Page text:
Friday, March 2, 2012

Consumer Scams and Frauds: House Rentals

During this section, we’ll try to identify one of the many different scams going on all across the country and offer advice on how not to become a victim of it.

The scam this week began as the result of a Craigslist ad (surprise) posted by a “David Smith”. The advertisement was for the rental of a house in the city of Overland Park. The supposed landlord was asking for $600 a month for rent and a $500 deposit.

This all sounded great to the inquiring renter, so they responded to the ad and asked for more information. “David Smith” told the renter to wire the $500 deposit to an address in Nigeria. When asked why he was in Nigeria, he basically made up some bogus story.

The house in question was actually empty and was for sale at the time. The would-be renter did some checking on his own and found the home was owned by another couple and not by “David Smith”. Luckily, no money was ever sent to the scammer but, sadly, that isn’t always the case.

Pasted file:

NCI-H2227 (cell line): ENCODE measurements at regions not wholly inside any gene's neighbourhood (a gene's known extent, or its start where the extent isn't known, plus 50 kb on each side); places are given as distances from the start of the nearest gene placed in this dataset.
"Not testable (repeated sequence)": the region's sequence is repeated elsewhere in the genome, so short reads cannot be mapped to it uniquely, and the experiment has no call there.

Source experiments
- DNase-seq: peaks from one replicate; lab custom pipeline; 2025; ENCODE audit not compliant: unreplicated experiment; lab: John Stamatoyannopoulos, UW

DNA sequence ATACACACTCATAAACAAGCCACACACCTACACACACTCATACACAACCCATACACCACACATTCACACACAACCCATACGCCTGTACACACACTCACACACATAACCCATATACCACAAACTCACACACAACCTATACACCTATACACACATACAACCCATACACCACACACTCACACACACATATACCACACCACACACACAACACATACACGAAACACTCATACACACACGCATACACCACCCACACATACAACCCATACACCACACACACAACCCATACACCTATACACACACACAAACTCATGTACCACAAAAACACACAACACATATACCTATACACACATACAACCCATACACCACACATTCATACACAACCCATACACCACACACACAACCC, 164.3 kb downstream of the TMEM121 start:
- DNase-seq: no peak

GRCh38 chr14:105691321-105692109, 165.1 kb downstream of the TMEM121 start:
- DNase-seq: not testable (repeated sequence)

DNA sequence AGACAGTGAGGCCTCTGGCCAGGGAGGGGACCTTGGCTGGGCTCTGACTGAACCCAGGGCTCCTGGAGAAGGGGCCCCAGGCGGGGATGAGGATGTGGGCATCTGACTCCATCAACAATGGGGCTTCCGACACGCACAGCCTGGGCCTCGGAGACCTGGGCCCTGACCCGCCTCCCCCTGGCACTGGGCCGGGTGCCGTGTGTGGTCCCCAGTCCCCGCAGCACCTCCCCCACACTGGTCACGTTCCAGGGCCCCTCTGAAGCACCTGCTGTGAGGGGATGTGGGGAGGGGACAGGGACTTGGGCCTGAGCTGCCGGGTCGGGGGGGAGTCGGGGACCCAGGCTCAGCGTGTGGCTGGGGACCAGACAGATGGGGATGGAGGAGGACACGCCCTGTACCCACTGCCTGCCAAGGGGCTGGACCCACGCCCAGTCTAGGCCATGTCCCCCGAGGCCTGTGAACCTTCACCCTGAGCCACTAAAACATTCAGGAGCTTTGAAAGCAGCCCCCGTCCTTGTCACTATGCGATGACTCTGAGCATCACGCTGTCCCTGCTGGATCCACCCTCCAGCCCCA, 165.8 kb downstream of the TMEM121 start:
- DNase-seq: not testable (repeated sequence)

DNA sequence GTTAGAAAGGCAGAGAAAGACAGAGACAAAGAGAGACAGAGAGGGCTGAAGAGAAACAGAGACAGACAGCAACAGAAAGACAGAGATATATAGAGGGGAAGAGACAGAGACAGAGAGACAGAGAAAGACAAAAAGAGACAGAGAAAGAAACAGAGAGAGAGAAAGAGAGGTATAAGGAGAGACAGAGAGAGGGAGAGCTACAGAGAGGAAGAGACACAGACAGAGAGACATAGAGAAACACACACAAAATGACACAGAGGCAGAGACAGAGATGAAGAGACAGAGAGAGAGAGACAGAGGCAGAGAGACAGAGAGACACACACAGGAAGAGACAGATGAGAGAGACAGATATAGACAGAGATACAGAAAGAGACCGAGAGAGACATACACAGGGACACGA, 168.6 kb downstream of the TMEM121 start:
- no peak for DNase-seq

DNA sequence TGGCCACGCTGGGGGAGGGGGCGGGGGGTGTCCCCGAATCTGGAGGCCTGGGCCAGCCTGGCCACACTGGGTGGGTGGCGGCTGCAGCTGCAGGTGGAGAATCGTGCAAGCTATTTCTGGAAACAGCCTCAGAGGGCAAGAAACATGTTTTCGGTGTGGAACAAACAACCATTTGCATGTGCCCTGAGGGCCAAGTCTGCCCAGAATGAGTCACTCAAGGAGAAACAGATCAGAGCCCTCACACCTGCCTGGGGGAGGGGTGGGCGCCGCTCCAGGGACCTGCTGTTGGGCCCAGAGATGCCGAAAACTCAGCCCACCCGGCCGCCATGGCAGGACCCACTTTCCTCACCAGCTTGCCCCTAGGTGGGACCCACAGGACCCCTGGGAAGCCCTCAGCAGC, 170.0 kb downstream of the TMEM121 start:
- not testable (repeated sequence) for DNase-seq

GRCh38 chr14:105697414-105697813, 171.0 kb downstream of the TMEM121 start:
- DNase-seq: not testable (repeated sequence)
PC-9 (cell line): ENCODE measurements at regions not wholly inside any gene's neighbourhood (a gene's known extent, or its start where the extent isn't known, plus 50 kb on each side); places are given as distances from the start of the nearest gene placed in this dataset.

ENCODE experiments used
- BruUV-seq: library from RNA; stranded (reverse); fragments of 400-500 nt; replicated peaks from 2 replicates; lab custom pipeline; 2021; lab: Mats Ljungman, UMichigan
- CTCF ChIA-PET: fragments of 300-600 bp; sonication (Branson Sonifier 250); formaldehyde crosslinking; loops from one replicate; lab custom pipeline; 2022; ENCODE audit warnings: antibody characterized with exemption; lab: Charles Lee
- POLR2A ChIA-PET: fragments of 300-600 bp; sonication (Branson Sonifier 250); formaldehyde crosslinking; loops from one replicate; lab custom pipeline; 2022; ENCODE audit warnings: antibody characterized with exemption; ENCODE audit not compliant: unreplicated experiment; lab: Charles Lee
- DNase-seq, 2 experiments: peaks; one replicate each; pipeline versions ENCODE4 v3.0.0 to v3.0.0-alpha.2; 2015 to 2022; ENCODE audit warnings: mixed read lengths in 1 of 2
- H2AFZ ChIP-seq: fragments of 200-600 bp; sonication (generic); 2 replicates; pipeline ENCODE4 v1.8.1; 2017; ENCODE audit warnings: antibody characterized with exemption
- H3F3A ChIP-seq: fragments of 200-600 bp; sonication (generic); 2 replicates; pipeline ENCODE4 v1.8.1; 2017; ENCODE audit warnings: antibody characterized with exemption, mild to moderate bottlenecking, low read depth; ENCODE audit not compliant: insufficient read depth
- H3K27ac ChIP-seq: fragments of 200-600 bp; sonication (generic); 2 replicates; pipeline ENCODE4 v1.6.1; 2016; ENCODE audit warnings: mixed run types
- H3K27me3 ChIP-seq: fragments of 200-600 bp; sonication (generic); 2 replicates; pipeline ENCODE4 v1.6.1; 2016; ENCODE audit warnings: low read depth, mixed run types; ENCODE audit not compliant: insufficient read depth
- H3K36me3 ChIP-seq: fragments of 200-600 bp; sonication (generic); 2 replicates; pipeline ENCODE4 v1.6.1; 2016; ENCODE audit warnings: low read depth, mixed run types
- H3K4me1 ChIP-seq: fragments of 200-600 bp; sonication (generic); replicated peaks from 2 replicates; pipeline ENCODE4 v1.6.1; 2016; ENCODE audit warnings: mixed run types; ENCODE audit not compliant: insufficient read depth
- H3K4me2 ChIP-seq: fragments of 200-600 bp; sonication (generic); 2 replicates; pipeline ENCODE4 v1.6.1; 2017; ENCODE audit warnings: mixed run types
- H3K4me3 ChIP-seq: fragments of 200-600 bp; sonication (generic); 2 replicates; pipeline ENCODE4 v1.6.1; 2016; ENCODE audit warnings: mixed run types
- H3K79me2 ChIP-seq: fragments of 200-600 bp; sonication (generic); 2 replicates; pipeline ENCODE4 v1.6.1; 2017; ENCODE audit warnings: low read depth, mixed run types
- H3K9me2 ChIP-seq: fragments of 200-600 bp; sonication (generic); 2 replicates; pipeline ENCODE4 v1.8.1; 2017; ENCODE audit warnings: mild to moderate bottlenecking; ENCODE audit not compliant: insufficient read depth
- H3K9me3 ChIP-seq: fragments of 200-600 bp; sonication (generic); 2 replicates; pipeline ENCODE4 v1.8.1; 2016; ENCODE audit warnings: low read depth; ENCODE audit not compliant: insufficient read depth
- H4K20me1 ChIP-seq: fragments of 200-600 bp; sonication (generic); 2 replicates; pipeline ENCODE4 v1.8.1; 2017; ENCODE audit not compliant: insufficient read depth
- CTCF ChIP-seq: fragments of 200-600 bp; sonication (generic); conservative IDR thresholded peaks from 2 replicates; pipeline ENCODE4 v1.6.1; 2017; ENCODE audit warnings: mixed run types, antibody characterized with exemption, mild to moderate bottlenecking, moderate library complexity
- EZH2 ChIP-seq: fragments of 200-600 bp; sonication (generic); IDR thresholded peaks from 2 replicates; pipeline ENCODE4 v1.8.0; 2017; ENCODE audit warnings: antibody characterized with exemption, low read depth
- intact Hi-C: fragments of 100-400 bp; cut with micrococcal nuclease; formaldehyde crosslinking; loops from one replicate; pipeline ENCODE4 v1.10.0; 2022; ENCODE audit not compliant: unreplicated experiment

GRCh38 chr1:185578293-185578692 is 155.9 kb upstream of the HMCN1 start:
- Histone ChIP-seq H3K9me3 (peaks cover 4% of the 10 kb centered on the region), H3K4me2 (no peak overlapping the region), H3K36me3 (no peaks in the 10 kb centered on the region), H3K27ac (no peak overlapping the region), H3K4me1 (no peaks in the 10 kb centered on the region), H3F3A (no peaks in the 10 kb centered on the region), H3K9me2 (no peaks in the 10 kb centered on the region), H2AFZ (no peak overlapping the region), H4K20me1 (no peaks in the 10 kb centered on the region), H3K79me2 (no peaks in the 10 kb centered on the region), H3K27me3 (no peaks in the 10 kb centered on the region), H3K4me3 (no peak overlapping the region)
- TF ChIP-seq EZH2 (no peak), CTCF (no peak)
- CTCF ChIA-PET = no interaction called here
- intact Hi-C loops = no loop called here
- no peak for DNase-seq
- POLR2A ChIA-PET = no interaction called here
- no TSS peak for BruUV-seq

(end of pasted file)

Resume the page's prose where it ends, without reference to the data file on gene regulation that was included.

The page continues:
The Better Business Bureau (BBB) advises renters to be wary of the following red flags.

• The deal sounds too good to be true. Scammers will often list a rental for a very low price to lure in victims. Find out how comparable listings are priced, and if the rental comes in suspiciously low, walk away.

• The landlord is located elsewhere and prefers to communicate via e-mail. Scammers might say they have just been relocated out of the country for a job or missionary work - don’t believe it.

• The landlord requires a substantial deposit before handing over the keys or even showing the home. Don’t pay any money before inspecting the home, inside and out.

• The landlord asks the renter to wire money through wire transfer services such as Western Union or MoneyGram. Money sent via wire transfer service is extremely difficult to retrieve and once the scammers have picked it up; there is little recourse—if any—for getting your money back.